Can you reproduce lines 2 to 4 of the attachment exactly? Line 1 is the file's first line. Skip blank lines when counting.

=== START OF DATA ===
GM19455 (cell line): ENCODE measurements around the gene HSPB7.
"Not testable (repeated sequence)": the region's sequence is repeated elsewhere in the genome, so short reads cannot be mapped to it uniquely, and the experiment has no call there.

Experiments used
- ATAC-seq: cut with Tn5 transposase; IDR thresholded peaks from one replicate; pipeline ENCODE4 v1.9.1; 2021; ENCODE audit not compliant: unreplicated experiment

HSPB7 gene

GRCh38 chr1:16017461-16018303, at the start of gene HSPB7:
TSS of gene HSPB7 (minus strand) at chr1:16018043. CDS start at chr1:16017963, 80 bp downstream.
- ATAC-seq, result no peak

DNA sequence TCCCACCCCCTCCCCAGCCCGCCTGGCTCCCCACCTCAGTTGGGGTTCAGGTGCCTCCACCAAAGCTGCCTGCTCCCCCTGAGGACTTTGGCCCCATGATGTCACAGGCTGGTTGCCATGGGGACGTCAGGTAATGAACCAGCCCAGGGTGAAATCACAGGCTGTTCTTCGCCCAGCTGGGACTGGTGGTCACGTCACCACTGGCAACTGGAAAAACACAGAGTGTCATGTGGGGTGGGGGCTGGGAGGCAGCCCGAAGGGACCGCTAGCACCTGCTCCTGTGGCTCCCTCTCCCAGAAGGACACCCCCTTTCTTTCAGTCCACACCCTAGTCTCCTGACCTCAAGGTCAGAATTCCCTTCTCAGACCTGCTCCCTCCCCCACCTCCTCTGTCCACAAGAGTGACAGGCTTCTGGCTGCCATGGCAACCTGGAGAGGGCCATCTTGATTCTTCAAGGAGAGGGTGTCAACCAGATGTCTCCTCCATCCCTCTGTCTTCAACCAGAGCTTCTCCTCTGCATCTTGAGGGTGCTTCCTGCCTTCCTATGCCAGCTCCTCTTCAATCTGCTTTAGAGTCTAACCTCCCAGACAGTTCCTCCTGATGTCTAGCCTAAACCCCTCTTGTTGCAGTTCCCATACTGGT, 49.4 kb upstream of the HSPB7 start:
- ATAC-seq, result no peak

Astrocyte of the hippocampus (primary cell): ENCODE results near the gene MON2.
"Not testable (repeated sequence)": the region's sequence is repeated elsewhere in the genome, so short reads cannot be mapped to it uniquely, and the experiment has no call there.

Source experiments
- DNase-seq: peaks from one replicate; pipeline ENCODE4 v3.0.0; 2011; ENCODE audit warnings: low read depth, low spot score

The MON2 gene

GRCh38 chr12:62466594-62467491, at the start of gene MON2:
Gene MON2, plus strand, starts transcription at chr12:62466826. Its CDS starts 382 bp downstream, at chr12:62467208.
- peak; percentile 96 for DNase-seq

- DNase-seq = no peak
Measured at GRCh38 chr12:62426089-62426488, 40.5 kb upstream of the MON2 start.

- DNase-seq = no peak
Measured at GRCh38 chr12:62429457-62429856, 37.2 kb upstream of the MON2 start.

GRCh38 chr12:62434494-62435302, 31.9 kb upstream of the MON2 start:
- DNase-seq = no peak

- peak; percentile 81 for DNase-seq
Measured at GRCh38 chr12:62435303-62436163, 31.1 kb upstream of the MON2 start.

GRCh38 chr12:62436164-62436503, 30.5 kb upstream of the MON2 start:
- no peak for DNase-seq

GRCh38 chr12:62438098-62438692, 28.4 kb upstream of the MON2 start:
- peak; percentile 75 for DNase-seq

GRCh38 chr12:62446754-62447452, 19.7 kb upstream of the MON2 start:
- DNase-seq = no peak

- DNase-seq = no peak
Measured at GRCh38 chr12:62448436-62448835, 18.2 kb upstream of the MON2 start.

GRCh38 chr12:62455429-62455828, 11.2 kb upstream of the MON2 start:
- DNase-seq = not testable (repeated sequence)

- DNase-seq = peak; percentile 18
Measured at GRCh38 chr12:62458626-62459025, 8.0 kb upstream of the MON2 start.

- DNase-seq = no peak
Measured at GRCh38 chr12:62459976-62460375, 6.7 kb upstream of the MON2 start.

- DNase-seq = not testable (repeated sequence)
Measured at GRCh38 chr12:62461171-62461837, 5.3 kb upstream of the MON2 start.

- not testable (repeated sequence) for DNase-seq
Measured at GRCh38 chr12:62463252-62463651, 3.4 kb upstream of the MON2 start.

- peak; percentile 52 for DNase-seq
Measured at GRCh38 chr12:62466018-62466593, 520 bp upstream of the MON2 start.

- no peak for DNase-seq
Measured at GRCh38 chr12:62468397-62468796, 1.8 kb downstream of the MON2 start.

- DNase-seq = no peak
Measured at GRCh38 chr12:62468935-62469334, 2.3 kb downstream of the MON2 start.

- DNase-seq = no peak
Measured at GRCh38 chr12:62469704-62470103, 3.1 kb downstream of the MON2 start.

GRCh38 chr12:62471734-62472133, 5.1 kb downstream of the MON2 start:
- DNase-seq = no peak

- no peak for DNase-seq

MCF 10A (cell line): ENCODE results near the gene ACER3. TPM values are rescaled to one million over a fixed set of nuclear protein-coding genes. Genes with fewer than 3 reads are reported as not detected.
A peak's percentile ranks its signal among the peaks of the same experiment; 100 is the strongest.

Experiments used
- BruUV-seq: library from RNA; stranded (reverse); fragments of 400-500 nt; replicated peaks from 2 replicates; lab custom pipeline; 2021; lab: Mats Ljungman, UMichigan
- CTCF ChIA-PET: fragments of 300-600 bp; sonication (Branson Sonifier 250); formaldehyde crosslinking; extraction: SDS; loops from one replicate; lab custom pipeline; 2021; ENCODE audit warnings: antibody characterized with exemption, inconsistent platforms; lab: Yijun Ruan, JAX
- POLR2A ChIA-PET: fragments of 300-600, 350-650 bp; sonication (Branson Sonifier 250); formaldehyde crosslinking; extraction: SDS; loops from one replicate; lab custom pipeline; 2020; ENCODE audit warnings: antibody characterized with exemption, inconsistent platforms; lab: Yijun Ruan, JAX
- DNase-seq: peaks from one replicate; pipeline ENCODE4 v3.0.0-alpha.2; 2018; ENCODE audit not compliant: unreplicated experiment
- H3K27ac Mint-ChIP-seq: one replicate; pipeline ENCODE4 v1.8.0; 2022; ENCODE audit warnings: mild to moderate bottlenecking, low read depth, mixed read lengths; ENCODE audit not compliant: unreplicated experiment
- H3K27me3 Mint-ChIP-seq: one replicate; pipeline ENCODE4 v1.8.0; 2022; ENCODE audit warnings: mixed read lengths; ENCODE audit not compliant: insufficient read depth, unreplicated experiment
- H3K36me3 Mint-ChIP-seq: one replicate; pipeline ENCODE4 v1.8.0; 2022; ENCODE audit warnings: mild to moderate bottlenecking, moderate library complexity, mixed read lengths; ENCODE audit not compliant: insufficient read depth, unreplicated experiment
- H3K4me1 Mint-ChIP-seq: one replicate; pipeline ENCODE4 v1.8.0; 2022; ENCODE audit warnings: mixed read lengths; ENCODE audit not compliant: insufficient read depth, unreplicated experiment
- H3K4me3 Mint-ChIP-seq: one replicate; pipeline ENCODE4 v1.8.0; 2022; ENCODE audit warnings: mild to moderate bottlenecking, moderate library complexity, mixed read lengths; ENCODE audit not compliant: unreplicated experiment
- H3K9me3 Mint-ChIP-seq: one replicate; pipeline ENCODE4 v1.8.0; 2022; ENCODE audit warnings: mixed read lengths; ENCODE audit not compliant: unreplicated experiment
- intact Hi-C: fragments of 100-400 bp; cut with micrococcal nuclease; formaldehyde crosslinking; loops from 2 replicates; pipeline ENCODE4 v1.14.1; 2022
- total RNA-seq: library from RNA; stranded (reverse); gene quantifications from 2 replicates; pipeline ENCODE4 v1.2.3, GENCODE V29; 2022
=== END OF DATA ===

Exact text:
"Not testable (repeated sequence)": the region's sequence is repeated elsewhere in the genome, so short reads cannot be mapped to it uniquely, and the experiment has no call there.

Experiments used
- ATAC-seq: cut with Tn5 transposase; IDR thresholded peaks from one replicate; pipeline ENCODE4 v1.9.1; 2021; ENCODE audit not compliant: unreplicated experiment